A Revealing Design
But one reason why God usually doesn’t give us specific guidance in our sometimes-perplexing decisions is that he places a higher priority on our being transformed than our being informed in order that we will be conformed to the image of Jesus (Romans 8:29). That’s why Paul writes,
Do not be conformed to this world, but be transformed by the renewal of your mind, that by testing you may discern what is the will of God, what is good and acceptable and perfect. (Romans 12:2)
What does this mean? It means that God has a design in the difficulty of our discerning. The motives and affections of our hearts, or “renewed minds,” are more clearly revealed in the testing of ambiguous decision-making.
In Scripture, God reveals to us everything we need to know to live godly lives (2 Peter 1:3). And he knows that if he made his will for our specific decisions more explicit more often, we would tend to focus more on what we do rather than what we love. Like the Pharisees, we would tend to focus more on our actions rather than our affections.
But in decisions that require discernment, the wheat is distinguished from the tares. When we’re not quite sure, we end up making decisions based on what we really love. If deep down we love the world, this will become apparent in the pattern of decisions that we make over time—we will conform to this world.
But if we really love Jesus, we will increasingly love what he loves—we will be transformed by renewed minds. And our love for him and his kingdom will be revealed in the pattern of small and large decisions that we make.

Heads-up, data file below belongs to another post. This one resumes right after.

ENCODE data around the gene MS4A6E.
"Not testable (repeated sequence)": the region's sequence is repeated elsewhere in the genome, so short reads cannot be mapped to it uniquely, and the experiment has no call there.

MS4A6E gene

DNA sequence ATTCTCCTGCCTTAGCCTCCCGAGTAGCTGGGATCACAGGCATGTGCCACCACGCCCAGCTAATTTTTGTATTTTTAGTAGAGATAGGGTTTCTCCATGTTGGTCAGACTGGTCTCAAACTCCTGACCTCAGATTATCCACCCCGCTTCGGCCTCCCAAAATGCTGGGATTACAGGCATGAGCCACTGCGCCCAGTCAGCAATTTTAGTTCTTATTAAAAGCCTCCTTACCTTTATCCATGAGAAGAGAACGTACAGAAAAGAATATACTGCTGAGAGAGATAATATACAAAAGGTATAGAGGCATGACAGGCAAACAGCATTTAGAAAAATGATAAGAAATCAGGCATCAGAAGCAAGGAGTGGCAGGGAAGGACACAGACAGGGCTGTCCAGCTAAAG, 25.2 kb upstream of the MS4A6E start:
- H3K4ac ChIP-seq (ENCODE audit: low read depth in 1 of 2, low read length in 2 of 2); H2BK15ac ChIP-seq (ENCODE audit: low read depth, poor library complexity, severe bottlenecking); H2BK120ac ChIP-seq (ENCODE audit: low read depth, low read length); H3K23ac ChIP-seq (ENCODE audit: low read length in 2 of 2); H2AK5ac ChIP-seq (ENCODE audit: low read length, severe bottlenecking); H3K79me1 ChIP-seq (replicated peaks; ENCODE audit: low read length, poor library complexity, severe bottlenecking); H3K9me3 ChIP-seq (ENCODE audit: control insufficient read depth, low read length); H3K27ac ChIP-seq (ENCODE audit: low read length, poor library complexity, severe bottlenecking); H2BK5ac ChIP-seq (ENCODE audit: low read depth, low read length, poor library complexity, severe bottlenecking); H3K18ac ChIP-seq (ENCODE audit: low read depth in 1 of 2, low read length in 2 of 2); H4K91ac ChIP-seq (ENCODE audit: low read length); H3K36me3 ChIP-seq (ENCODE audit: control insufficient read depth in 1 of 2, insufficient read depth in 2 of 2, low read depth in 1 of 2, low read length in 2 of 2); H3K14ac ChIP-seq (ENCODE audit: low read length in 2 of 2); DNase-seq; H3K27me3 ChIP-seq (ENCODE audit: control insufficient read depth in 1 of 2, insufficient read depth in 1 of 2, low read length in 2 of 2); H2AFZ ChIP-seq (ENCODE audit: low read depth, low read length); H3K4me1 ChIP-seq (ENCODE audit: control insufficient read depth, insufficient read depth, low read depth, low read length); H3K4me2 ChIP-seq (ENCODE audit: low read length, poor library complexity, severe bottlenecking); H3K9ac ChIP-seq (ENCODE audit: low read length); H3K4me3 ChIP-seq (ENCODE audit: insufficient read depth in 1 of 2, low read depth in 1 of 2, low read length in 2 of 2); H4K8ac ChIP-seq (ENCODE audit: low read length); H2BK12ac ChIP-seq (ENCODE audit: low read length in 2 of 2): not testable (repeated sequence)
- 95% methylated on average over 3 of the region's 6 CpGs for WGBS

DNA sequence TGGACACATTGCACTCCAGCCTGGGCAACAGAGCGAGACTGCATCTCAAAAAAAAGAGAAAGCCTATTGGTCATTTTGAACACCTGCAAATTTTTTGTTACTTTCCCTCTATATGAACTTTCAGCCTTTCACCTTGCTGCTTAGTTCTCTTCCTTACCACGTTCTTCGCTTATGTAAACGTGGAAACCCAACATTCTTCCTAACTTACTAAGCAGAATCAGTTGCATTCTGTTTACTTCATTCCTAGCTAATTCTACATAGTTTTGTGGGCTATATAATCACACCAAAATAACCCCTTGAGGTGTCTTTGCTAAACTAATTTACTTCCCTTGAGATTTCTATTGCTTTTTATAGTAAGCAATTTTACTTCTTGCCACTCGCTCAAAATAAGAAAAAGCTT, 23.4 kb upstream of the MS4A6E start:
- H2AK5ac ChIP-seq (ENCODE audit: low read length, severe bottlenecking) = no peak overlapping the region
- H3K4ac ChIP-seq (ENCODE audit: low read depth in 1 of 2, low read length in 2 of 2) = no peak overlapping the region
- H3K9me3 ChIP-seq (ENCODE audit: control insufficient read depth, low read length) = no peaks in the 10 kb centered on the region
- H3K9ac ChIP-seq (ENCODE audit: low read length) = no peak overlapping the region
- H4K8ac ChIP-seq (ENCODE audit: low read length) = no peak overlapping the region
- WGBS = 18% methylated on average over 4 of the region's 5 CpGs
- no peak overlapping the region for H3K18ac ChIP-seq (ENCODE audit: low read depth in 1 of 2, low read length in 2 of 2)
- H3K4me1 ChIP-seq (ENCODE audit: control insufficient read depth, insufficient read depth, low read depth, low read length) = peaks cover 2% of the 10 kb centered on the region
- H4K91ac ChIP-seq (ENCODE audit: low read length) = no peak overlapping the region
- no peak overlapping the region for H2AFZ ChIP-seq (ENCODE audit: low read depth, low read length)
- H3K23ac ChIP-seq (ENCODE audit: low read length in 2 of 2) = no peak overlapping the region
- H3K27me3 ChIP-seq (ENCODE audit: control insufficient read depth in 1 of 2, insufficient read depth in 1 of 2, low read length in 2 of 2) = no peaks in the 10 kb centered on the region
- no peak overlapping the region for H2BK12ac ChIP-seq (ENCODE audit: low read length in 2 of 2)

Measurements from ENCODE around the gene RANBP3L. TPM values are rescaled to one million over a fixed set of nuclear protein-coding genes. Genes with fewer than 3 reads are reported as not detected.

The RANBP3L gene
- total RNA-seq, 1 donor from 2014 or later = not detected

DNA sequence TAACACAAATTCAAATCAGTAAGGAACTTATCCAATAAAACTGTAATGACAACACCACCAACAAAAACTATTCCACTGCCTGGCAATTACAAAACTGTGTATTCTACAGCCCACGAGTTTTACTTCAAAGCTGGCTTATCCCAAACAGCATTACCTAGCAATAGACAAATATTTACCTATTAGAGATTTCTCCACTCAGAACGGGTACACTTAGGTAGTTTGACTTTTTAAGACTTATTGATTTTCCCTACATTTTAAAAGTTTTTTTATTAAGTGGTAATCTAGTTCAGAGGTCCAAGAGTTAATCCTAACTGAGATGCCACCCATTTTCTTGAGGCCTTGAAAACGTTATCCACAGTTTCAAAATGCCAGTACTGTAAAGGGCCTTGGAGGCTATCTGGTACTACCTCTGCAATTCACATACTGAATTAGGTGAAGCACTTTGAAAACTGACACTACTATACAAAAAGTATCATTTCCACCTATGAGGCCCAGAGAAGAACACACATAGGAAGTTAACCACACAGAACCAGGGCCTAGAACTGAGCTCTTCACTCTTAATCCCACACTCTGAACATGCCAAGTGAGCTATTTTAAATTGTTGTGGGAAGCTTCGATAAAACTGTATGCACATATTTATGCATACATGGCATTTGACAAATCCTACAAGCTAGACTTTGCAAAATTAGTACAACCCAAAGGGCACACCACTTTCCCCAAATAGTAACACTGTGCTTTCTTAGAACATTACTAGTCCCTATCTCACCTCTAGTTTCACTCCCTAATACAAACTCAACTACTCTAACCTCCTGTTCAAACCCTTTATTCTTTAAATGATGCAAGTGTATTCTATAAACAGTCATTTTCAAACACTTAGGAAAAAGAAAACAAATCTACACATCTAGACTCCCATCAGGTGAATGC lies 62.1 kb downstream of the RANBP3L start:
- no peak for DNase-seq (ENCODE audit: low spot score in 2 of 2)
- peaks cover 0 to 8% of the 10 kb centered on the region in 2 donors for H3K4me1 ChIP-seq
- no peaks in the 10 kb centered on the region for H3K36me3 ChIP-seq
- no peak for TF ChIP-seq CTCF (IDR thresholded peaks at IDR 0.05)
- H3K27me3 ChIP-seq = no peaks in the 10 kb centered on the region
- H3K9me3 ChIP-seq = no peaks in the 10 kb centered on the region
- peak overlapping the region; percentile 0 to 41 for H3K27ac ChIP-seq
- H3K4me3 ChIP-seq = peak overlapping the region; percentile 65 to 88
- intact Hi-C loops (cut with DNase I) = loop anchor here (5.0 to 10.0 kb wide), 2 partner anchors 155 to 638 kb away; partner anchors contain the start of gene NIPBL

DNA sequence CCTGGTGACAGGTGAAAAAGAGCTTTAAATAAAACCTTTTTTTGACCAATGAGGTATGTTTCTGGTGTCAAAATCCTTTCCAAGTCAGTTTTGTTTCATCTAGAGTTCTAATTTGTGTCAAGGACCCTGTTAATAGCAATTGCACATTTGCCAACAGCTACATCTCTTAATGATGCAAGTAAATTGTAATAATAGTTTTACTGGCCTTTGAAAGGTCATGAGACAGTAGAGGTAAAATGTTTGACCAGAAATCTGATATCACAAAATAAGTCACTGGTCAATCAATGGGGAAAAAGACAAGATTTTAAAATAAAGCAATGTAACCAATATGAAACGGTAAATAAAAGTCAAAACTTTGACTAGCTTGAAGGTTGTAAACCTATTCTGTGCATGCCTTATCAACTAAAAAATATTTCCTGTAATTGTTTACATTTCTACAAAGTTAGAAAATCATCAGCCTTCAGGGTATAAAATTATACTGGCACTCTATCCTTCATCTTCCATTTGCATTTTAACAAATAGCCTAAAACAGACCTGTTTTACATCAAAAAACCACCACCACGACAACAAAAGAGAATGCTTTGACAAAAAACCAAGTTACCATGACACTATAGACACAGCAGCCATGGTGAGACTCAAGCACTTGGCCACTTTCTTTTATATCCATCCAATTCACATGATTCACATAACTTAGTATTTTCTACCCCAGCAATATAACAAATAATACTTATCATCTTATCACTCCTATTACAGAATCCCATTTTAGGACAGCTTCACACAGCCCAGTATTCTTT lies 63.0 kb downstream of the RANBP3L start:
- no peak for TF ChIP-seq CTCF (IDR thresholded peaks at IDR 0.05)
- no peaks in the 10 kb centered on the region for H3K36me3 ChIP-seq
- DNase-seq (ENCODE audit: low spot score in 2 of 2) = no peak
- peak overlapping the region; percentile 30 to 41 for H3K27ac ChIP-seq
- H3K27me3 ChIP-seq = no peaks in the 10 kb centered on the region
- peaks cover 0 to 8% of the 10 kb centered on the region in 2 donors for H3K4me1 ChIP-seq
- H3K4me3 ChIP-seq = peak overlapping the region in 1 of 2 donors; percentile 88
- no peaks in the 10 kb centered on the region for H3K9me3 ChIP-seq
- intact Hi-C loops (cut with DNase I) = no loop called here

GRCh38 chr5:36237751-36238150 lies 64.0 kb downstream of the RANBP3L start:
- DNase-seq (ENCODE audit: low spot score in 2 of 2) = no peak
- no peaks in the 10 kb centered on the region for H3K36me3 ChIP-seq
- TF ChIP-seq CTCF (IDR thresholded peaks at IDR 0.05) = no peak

The Pattern of Our Decisions
I say “pattern of decisions” because all of us sin and make mistakes. But conformity to the world or to Jesus is most clearly seen in the pattern of decisions we make over time.
That’s one reason why God makes us wrestle with uncertainty. He wants us to mature and have our “powers of discernment trained by constant practice to distinguish good from evil” (Hebrews 5:14).
The wonderful thing to remember in all of our decisions is that Jesus is our Good Shepherd. He laid down his life for us so that all of our sins are covered—including every sinful or defective decision. He will never leave us or forsake us. He has a staff long enough to pull us out of every hole and a rod to guide us back when we stray.
And someday, if we really seek to love him and trust him, we will see that he really was leading us through the confusing terrain of difficult decisions all along.